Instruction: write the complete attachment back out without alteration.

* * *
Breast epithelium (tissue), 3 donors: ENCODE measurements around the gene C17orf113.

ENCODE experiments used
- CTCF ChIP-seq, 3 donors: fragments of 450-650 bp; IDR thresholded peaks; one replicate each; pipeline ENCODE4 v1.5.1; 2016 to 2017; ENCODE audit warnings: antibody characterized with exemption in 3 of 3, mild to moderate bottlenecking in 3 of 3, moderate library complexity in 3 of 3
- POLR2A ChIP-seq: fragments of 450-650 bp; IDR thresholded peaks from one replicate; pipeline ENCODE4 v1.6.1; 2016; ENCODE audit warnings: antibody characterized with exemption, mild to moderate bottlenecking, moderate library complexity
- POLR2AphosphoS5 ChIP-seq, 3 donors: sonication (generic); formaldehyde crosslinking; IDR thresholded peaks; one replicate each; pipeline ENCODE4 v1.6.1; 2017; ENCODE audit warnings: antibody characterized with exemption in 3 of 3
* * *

Breast epithelium (tissue), 3 donors: ENCODE measurements around the gene C17orf113.

ENCODE experiments used
- CTCF ChIP-seq, 3 donors: fragments of 450-650 bp; IDR thresholded peaks; one replicate each; pipeline ENCODE4 v1.5.1; 2016 to 2017; ENCODE audit warnings: antibody characterized with exemption in 3 of 3, mild to moderate bottlenecking in 3 of 3, moderate library complexity in 3 of 3
- POLR2A ChIP-seq: fragments of 450-650 bp; IDR thresholded peaks from one replicate; pipeline ENCODE4 v1.6.1; 2016; ENCODE audit warnings: antibody characterized with exemption, mild to moderate bottlenecking, moderate library complexity
- POLR2AphosphoS5 ChIP-seq, 3 donors: sonication (generic); formaldehyde crosslinking; IDR thresholded peaks; one replicate each; pipeline ENCODE4 v1.6.1; 2017; ENCODE audit warnings: antibody characterized with exemption in 3 of 3